The Good Shepherd and His Sheepdog

Whilst I was ruminating on Jesus being The Good Shepherd I found myself thinking about how people shepherd animals. It may also have had something to do with the fact that before I flew up to Scotland I came across an episode of Top Gear on the television. It was one where the trio of hapless presenters were trying to shepherd sheep using motorbikes. They failed miserably. A lack of communication and skill was their undoing on this occasion.

Silly as Top Gear can be the presenter’s chosen method wasn’t unusual. Motorbikes and helicopters are often used to herd sheep and cattle in Australia, New Zealand and elsewhere. It’s quite a sight to behold. But it’s the good old sheep dog that comes to most of our minds.

You may remember watching One Man and His Dog. There was something captivating and fascinating about watching the shepherds and their dogs at work. No matter how hard I tried I never could whistle like the shepherds.

With different inflections in their whistle each shepherd communicated instructions to the dog who listened, heard and put into action and gently cajoled the sheep into moving in the right direction. The sheep either didn’t know or want to go where the shepherd knew they would be safe, so it was never simple for the shepherd and sheepdog to get the sheep to go the right way – they had to work together and repeatedly nudge the sheep until they were safe.

Jesus suggests that we are like sheep but also need to be like sheepdogs.

We are His Sheep (John 10:22-30)

Jesus calls us His sheep. Does that offend you?

On the surface at least, sheep don’t appear to be the most intelligent creatures. They are pretty stubborn. They don’t listen or follow instructions well. They view even their shepherd and carer with suspicion. They don’t pick up on the route to safety they are being shown but actively rebel against taking it.

Come to think about it, we are quite a lot like sheep!

Jesus was quite cutting when He answered those asking if He was the Messiah. He said that they did not believe because they weren’t His sheep. It troubled me when I read it, had not Jesus come for everyone?

The problem was that He was talking to Jews who only heard to what they wanted to hear. Nothing He had said or had done was breaking through the barriers they had put up: preconceptions born out of their existing knowledge of scripture. He didn’t fit the image of what they had been taught or come to understand. They were seeking for something they thought they knew and anything that did match it couldn’t be the way.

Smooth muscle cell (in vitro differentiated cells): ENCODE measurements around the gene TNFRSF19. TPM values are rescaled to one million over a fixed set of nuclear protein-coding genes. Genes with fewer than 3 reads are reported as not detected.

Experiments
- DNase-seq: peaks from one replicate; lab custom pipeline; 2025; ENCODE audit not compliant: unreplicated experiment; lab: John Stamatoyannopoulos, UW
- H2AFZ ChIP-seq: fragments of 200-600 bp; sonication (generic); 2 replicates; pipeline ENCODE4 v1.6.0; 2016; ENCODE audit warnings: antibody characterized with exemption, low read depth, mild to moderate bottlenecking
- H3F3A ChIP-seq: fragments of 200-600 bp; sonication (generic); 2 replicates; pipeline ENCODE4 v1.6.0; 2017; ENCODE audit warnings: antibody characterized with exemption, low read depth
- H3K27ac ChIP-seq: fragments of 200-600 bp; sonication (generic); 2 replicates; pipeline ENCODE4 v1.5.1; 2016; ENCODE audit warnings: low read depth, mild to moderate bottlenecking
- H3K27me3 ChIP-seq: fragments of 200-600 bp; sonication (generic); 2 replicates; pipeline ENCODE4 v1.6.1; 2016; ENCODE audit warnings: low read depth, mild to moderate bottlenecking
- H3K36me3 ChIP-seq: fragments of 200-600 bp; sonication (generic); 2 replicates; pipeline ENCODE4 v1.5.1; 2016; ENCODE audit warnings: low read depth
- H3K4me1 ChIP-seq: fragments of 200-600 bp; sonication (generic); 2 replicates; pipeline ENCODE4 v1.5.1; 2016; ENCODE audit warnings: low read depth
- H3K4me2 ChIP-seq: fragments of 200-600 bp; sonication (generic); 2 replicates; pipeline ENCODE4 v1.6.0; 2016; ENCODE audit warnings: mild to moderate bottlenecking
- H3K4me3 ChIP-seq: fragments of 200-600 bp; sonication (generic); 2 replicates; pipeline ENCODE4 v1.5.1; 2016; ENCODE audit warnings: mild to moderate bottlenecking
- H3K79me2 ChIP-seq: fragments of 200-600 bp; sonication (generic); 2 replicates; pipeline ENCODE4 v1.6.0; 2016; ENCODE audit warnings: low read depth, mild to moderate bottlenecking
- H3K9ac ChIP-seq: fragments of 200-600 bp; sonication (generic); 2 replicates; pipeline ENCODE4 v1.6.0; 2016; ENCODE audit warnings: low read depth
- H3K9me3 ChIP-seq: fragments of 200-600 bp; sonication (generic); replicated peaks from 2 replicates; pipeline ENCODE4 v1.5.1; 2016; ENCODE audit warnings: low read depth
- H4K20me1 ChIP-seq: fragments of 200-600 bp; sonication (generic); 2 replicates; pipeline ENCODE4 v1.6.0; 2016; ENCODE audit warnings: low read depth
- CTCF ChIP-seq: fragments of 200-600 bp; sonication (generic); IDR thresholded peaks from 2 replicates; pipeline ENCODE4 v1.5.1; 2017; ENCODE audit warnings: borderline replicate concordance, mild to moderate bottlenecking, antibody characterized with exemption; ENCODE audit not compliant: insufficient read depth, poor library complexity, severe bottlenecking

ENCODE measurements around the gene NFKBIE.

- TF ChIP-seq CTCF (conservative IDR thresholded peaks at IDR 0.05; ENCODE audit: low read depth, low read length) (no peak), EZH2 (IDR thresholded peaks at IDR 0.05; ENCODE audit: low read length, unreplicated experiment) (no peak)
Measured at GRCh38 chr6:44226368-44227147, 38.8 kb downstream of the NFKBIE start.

Our view and understanding of anything we read or watch that is familiar is often affected by what we read or watched before, and all our experiences and memories around it. It’s easy done and is something we have to be careful to avoid when reading or listening to the Bible. The scripture doesn’t change but its meaning to us as individuals can.

It’s important that we listen, read and indeed follow with fresh hearts and minds. Like wild animals we need to be alert for all that is around us, for the signs and signals around us that tell us what is needed, how to live, how to stay safe, how to enjoy life now and in the future. Yet it’s one thing to listen and hear, it’s another thing to follow and keep true to the path we’re offered and shown.

Sheep are easily scared or distracted and watching a shepherd at work shows that sheep do not know the final destination, or that if they do they don’t want to go there! They make it clear that they cannot be told to go anywhere, instead the shepherds have to gently influence them to turn towards a better direction. Nor is it a single act, instead they have to repeatedly influence the direction the sheep take, making constant corrections to their course as they change direction.

Perhaps it is because they find it hard to understand and follow the shepherd’s instruction, for if they did hear and understand they would walk straight through the correct gate. Perhaps they are suspicious of the shepherd’s intention, not realising that the suggested way is indeed for their own good. After all, why give up this nice piece of pasture and go somewhere new or different?

We too can struggle with the Shepherd’s call, and like sheep we prize ourself on our independence and on our own ability to discern the best path to tread. Yet like sheep without constant adjustments to our route to the destination more troublesome.

I’m starting to feel much more empathy towards sheep and thankful that we’ve got a shepherd who puts up with our attempts to find the way for ourselves.

You see Jesus knows us and yet still shepherds us. He knows our nature and how we need gentle correction and guidance if we are to be effective and keep on, or return to, the right course. He knows a simple instruction like “second to the right and straight on until morning” won’t work with me.

But we are not just any sheep, we were chosen by God as a gift for Jesus. Think on that for a moment, we were thought worthy to be given as gift to the King of Kings! And yet the King to whom we were given gave back an even greater gift to us in return. We were not to be ruled and subjected to meet the King’s personal desires, we were given a secure and ever lasting life.